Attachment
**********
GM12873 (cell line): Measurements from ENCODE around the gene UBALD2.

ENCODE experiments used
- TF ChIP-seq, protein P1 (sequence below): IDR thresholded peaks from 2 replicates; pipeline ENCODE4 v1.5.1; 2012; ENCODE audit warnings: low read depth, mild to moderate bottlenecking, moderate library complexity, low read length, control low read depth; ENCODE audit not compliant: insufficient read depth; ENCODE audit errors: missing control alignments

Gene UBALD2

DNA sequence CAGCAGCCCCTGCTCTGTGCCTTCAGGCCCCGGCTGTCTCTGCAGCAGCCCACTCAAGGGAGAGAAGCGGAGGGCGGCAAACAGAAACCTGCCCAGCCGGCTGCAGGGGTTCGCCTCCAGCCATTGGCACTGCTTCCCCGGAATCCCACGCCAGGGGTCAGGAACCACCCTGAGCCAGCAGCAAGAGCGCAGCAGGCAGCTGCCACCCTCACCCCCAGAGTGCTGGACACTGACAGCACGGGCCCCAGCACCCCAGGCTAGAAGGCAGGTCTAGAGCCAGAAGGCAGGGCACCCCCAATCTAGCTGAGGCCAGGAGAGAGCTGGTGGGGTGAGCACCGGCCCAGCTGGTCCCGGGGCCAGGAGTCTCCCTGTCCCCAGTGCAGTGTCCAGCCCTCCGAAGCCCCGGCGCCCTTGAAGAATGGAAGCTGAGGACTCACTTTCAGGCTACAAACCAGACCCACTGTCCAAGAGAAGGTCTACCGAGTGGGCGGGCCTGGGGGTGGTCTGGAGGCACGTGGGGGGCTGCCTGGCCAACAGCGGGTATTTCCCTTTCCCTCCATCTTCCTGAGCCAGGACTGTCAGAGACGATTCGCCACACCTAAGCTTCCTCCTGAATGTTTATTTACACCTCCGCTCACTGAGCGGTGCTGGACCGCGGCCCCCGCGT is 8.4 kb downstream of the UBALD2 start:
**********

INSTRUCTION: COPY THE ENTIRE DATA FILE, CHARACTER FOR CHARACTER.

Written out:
GM12873 (cell line): Measurements from ENCODE around the gene UBALD2.

ENCODE experiments used
- TF ChIP-seq, protein P1 (sequence below): IDR thresholded peaks from 2 replicates; pipeline ENCODE4 v1.5.1; 2012; ENCODE audit warnings: low read depth, mild to moderate bottlenecking, moderate library complexity, low read length, control low read depth; ENCODE audit not compliant: insufficient read depth; ENCODE audit errors: missing control alignments

Gene UBALD2

DNA sequence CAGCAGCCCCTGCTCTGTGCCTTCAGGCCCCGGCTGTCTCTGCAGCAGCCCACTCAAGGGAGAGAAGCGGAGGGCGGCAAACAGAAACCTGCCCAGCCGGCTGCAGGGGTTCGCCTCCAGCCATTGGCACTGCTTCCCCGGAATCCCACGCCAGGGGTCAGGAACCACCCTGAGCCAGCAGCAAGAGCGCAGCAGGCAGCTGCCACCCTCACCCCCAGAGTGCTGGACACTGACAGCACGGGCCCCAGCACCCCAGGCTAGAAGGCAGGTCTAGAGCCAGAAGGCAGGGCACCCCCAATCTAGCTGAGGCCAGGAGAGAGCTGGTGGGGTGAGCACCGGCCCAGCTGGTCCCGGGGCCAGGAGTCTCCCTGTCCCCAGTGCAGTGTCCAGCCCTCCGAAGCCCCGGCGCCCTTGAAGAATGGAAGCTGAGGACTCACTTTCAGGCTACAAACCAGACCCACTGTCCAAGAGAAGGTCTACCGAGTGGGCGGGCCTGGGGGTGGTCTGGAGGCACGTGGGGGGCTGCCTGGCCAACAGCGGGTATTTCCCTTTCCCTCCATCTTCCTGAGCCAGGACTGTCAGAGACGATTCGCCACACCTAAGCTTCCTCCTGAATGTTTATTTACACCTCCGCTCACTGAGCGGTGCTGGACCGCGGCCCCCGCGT is 8.4 kb downstream of the UBALD2 start: